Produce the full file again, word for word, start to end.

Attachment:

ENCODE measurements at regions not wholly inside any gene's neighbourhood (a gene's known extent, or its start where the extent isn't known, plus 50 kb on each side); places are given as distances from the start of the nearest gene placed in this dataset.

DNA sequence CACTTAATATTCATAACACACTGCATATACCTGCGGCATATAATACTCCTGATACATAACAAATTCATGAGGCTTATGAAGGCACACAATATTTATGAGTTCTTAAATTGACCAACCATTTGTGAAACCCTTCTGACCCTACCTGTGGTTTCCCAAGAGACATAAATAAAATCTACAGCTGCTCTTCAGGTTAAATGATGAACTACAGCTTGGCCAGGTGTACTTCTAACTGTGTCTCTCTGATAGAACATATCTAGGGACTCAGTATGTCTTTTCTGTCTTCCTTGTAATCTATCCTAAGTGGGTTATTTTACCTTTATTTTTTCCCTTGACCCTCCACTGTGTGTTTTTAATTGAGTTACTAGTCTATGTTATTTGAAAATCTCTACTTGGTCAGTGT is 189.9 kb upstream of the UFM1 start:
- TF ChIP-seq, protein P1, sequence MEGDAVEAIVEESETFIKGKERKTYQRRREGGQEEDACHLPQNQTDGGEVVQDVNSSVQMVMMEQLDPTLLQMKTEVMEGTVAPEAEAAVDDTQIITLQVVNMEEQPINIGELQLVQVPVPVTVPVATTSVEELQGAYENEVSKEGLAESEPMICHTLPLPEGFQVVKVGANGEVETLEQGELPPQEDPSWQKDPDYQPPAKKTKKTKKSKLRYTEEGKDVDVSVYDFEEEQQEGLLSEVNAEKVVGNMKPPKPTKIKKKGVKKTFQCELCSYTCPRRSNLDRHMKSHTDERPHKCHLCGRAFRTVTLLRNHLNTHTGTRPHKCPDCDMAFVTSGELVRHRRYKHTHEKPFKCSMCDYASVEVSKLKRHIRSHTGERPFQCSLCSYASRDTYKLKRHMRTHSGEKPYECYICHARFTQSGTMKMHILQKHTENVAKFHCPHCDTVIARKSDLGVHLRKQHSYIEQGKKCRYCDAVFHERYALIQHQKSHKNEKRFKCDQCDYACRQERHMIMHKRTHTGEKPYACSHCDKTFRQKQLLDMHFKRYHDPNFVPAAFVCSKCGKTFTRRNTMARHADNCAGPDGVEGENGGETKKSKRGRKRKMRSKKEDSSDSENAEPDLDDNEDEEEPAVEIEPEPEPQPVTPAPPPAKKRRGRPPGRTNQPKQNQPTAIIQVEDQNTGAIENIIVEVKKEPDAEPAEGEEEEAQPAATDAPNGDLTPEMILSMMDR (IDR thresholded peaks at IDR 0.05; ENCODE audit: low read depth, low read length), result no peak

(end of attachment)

ENCODE measurements at regions not wholly inside any gene's neighbourhood (a gene's known extent, or its start where the extent isn't known, plus 50 kb on each side); places are given as distances from the start of the nearest gene placed in this dataset.

DNA sequence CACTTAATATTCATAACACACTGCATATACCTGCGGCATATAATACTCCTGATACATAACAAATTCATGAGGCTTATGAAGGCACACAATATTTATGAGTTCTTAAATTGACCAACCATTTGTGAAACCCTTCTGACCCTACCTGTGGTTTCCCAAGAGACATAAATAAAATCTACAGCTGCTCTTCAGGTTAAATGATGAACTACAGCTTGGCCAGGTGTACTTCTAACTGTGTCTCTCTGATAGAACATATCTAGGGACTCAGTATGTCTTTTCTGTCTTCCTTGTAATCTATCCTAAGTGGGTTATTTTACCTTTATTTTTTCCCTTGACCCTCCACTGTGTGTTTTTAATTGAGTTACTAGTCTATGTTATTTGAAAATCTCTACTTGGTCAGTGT is 189.9 kb upstream of the UFM1 start:
- TF ChIP-seq, protein P1, sequence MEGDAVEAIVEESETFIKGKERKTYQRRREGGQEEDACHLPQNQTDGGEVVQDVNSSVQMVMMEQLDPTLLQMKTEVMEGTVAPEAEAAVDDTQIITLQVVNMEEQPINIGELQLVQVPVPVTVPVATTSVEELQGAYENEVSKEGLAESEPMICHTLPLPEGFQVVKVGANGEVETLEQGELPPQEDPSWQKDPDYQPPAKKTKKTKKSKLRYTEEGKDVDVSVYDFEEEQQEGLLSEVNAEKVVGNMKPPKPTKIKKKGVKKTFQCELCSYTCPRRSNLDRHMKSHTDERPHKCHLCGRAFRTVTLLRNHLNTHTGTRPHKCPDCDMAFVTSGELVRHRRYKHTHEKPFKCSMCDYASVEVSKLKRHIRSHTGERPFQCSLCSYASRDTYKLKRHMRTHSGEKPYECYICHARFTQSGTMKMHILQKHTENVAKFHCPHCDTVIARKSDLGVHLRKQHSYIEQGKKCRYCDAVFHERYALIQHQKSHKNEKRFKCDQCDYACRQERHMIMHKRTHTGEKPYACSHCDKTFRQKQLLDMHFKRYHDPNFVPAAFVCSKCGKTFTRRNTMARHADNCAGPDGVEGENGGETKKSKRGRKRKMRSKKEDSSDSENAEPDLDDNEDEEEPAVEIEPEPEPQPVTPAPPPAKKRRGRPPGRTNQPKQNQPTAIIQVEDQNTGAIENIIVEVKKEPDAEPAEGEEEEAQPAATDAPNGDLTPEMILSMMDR (IDR thresholded peaks at IDR 0.05; ENCODE audit: low read depth, low read length), result no peak